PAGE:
Google released its annual report. It reads very similar to the report filed before its IPO. It is long, but it is worth at least skimming over. What strikes me most about it (as the pre-IPO report did as well) is how much of it focuses on the myriad ways Google could fail. Have you noticed that the bulk of the report details all of the possible things that could happen to cause Google to shrivel up and die? Ok, I don't normally read annual reports, so maybe all of them have the same tone of pending doom and gloom. But geez, after reading this, I could never feel comfortable investing in such a risky proposition. (Not that I ever invest in anything, mind you).
Google repeatedly brings up the issues it faces in dealing with things like server load, electricity requirements, etc. This ties in with all of the "Google is broken" posts you often see in the forums (and yes, I've made a few of those myself). Those who blindly believe that Google has no problems handling all of the hardware, software, and data volume issues, need to consider that Google probably struggles with these issues every moment of every day. And they won't always have a handle on it. All of which leads me to my latest thoughts about the last few months of search results.
Having read a large majority of all the SEO related posts over the years, this is the first period of time in which so many have centered on the following issues (in my memory). For the past several months, as we all know, the Google datacenters have been wildly out of sync with each other. Not the small differences of times past, but large, obvious differences that change many times a day. Different theories have evolved about it including different sets of algos being run either for testing purposes or to confuse SEOs, different sets of data being used, even random shuffling of results. However, combined with this has been a large amount of posts detailing old caches cropping up (more so than in the past), backlinks being updated, then reverting back, then updated again, then reverting back, and on and on. My personal observations show that different SERPs seem to relate to old data vs. new data.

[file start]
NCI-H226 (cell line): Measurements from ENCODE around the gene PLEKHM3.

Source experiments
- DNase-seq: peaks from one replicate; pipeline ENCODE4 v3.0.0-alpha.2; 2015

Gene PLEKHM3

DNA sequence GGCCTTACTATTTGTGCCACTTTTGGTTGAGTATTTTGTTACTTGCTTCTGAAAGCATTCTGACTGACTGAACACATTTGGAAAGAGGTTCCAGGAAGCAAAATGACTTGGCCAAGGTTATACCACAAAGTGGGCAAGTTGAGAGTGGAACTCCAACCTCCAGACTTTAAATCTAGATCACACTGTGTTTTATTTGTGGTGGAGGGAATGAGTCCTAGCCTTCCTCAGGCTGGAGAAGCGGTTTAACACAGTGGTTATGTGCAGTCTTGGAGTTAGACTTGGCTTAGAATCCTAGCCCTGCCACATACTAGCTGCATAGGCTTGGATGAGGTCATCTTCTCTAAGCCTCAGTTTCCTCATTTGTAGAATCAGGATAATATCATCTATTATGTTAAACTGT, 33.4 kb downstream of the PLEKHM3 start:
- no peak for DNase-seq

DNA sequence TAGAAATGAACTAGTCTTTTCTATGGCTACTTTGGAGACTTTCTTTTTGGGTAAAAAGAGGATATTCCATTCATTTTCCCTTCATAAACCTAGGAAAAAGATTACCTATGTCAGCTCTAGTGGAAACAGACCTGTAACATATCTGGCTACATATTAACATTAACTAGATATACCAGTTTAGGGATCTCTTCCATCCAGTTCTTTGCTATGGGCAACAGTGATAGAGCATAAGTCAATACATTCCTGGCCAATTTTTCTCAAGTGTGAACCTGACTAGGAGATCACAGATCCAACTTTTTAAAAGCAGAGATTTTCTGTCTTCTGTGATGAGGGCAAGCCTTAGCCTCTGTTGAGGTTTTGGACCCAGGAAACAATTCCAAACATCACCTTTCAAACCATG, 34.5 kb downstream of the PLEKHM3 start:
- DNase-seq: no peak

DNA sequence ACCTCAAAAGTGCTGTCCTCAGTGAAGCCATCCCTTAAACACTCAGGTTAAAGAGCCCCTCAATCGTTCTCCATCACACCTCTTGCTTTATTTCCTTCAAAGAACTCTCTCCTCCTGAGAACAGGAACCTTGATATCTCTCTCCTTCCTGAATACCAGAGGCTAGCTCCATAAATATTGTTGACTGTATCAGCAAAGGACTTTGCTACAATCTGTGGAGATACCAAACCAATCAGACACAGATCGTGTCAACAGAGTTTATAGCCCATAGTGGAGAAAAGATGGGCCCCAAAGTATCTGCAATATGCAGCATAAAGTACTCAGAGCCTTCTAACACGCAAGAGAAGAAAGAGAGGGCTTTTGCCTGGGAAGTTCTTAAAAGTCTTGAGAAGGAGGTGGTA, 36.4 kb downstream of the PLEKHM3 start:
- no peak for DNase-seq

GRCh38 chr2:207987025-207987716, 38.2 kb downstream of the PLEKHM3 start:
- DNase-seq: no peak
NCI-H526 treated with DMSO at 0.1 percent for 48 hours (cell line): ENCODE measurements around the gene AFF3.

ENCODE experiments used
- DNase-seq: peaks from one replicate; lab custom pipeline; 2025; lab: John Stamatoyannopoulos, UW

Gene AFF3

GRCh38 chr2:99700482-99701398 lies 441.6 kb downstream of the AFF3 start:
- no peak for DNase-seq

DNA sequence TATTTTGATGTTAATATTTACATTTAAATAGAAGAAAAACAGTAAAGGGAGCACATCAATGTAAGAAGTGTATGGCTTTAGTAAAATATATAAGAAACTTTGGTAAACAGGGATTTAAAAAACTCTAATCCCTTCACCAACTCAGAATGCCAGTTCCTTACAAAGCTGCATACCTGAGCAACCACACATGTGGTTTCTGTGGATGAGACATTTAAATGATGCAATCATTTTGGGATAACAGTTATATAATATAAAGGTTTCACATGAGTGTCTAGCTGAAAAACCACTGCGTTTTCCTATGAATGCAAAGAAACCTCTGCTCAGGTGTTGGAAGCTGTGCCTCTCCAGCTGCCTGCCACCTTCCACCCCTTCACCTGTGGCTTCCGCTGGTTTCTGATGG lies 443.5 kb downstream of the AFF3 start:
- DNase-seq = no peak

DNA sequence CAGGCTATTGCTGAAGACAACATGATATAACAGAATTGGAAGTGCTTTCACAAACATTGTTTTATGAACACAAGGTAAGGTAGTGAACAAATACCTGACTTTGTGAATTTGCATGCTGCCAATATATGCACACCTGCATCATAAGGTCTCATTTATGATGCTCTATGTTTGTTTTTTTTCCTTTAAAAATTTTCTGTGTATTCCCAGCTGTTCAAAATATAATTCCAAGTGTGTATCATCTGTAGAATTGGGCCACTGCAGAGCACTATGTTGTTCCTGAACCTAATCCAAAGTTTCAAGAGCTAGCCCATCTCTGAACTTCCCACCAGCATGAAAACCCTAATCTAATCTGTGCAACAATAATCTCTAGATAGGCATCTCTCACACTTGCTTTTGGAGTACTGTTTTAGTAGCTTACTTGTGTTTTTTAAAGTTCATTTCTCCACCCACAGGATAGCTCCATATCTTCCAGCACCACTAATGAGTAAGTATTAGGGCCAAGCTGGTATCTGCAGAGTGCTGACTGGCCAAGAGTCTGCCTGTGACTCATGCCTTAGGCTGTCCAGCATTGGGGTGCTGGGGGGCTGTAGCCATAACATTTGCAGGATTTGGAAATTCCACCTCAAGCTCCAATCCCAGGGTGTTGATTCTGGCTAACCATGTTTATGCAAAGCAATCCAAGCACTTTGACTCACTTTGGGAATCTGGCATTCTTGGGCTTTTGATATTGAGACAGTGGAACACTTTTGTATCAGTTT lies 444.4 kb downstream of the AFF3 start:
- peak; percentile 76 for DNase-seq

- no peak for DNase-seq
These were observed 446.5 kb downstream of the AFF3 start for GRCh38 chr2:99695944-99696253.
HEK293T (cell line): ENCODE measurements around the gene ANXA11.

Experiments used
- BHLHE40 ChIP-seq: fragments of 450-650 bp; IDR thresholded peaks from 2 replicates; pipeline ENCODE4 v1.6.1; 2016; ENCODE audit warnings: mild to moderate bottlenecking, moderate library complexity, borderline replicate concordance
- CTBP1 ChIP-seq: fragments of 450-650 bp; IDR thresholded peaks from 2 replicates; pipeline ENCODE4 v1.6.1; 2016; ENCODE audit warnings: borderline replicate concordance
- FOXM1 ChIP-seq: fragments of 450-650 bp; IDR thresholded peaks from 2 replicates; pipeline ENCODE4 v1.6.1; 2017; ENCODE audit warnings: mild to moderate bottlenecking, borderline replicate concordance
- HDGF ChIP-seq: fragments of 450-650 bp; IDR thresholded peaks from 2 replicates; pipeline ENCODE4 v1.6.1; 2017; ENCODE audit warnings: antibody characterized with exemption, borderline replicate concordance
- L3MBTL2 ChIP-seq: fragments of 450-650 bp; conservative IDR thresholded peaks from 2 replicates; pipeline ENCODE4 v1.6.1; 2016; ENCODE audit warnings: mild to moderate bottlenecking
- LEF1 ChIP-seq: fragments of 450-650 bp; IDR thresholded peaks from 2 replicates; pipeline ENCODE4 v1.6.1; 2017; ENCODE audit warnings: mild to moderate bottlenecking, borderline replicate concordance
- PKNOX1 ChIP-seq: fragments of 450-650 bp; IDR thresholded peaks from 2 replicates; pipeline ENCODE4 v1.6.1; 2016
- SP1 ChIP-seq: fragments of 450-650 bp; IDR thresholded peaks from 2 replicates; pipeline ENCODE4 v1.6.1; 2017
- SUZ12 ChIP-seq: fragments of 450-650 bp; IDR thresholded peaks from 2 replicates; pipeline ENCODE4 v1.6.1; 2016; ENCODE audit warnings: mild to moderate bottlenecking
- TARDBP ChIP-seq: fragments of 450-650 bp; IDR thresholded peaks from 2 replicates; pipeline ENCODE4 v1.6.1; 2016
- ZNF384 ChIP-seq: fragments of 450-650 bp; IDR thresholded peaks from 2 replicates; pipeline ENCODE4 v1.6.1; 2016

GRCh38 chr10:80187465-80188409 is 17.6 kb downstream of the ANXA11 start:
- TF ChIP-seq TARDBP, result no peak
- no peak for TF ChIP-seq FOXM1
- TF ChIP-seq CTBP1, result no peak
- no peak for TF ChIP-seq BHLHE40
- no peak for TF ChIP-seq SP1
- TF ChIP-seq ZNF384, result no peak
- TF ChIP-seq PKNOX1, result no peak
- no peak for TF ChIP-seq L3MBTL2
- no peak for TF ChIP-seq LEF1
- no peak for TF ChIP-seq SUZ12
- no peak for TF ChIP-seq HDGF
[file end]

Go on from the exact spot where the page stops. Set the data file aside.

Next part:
I simply cannot agree that what we have recently seen is the result of Google supplying these results by design. I cannot agree that it is merely to confuse SEOs. Using old data and delivering massively different results on a continuous (moment by moment) basis, cannot possibly be a sound business decision. The only thing that makes sense to me is that Google is having some sort of data handling problems. No, I don't have any kind of proof to offer. I only have my observations (and those of many others), logic, and intuition to guide me. Nothing to do now but continue to observe.